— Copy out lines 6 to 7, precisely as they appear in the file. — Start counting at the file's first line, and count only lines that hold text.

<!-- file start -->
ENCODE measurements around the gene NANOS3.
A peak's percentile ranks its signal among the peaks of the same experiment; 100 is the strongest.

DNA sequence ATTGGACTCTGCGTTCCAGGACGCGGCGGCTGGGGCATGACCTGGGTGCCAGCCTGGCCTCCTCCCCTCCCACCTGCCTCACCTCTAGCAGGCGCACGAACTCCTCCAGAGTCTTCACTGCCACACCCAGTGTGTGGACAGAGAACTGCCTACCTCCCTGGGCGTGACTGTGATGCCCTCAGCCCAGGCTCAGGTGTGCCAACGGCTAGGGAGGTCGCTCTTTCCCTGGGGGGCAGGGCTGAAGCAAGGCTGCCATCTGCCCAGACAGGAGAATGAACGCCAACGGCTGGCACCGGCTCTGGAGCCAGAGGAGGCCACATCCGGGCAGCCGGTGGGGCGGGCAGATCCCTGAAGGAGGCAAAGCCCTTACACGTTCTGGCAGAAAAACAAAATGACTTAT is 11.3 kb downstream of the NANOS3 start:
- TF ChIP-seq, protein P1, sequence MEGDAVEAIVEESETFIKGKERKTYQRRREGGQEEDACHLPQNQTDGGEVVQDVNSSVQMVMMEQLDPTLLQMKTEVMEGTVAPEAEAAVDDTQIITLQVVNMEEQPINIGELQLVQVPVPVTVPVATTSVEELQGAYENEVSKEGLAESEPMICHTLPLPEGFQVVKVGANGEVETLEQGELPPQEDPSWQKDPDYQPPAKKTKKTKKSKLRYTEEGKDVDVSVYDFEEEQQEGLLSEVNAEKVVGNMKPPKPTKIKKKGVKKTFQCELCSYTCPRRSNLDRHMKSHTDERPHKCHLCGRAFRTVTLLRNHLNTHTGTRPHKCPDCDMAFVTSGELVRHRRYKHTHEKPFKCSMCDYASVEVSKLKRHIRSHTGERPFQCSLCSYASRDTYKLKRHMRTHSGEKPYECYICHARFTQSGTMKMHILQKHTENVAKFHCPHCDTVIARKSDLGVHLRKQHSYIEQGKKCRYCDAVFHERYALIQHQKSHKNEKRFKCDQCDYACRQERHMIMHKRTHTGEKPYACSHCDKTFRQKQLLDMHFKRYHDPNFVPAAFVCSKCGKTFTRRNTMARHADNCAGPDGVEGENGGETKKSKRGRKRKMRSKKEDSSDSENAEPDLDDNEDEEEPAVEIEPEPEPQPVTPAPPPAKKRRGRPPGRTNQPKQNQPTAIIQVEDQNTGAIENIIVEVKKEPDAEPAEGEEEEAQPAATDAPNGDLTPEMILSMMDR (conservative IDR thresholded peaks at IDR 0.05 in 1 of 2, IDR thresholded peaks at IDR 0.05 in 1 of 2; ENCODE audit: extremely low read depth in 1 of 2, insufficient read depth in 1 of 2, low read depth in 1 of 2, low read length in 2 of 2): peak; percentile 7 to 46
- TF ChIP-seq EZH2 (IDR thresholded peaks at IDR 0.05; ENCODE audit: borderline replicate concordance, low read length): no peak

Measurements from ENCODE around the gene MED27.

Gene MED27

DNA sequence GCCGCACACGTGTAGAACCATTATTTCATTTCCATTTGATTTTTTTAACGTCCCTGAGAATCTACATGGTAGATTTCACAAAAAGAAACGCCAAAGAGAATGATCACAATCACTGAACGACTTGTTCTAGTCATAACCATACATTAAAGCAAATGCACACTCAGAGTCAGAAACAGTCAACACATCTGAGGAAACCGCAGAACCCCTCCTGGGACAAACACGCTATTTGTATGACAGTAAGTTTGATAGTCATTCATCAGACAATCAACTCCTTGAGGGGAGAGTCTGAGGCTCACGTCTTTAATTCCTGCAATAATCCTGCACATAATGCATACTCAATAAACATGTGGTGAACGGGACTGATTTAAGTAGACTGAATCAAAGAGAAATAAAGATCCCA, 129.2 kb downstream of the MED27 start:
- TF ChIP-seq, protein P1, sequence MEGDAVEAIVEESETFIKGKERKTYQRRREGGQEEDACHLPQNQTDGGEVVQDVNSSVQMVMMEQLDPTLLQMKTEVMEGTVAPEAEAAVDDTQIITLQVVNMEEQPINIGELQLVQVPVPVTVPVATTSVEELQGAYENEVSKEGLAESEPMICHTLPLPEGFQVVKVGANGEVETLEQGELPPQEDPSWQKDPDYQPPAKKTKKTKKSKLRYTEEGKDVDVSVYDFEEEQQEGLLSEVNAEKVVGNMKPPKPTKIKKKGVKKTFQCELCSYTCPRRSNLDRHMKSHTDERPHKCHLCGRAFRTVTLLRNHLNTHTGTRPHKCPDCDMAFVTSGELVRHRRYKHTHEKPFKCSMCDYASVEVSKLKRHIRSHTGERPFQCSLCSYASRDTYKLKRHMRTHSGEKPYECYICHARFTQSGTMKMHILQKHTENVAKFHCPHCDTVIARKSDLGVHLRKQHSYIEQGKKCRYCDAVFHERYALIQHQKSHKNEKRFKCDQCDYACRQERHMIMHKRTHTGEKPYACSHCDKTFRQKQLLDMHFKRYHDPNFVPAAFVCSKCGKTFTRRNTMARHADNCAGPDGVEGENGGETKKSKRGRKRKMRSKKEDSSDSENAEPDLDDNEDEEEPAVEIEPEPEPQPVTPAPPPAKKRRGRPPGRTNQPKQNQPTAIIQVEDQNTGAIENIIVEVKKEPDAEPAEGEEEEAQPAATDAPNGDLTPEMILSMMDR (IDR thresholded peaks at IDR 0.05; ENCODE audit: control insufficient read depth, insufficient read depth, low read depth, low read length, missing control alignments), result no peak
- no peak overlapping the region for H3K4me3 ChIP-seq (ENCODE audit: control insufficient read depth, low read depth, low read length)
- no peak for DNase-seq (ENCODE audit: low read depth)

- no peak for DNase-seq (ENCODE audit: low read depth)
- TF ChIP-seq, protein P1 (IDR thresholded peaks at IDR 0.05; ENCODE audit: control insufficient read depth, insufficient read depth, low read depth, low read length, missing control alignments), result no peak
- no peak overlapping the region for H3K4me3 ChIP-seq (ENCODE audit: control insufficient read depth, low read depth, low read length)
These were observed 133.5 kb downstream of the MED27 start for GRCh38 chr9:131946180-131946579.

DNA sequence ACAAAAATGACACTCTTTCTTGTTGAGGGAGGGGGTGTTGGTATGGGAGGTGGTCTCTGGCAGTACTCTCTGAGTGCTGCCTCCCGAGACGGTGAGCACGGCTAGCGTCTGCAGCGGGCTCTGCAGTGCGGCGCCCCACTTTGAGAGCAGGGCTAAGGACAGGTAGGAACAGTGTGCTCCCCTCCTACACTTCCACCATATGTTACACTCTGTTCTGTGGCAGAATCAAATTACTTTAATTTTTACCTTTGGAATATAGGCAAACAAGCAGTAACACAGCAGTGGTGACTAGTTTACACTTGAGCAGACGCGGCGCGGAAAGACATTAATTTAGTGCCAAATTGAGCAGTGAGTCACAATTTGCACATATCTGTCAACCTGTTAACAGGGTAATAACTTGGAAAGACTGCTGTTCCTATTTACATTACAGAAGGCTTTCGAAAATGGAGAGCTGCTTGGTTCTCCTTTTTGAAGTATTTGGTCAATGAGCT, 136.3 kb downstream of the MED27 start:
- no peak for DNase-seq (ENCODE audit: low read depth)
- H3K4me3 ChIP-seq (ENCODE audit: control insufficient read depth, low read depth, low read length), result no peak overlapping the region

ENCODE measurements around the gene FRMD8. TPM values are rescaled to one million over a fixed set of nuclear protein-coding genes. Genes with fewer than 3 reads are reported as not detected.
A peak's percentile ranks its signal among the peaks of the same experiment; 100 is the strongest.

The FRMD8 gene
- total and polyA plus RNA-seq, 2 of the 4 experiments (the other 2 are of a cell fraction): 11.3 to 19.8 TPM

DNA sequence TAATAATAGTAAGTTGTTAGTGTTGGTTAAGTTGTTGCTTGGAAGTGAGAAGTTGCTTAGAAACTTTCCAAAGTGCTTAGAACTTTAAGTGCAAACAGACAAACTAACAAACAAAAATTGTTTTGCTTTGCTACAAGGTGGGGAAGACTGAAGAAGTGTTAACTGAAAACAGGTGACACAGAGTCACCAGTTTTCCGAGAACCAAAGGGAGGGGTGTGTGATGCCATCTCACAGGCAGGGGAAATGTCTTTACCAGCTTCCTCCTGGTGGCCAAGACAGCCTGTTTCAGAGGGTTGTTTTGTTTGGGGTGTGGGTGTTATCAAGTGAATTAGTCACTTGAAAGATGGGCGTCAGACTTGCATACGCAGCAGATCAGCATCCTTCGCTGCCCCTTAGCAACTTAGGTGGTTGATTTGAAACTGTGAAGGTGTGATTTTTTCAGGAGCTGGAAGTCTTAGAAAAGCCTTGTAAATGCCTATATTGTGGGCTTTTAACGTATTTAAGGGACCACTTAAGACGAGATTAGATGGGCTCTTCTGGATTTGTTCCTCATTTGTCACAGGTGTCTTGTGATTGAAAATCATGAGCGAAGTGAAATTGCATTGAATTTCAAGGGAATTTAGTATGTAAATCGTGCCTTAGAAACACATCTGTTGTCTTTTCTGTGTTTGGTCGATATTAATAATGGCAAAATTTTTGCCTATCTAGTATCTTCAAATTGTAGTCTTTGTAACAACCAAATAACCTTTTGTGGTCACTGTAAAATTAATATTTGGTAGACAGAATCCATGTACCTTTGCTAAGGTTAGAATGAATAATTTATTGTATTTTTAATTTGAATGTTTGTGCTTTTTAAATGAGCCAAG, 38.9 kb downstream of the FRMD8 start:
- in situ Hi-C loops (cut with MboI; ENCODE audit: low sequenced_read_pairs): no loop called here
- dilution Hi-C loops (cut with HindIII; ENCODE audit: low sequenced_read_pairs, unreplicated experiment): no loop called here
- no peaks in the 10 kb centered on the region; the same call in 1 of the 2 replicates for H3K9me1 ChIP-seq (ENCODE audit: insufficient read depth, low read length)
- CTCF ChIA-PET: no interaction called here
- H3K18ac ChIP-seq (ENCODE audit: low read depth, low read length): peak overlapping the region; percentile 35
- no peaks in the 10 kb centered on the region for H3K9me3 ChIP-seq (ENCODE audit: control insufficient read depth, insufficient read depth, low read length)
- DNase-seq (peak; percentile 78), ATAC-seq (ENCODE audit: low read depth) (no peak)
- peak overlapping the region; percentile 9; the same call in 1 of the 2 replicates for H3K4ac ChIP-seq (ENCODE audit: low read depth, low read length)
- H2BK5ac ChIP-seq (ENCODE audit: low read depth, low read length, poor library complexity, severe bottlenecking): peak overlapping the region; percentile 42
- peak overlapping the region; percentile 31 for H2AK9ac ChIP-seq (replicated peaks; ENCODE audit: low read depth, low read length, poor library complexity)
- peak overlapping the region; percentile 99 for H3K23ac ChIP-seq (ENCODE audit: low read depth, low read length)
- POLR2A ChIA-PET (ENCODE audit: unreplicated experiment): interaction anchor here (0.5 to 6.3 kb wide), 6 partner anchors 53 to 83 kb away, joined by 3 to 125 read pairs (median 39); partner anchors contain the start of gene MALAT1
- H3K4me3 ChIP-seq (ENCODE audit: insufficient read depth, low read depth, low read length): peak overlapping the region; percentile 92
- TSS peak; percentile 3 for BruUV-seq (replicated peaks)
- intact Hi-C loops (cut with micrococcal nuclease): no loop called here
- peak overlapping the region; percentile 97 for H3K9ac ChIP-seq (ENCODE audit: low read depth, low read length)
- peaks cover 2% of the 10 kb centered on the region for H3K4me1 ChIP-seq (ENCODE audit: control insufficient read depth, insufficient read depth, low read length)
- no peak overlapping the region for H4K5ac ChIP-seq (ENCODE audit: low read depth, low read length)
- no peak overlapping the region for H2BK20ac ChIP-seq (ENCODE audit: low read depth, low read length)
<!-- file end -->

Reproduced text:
Measurements from ENCODE around the gene MED27.

Gene MED27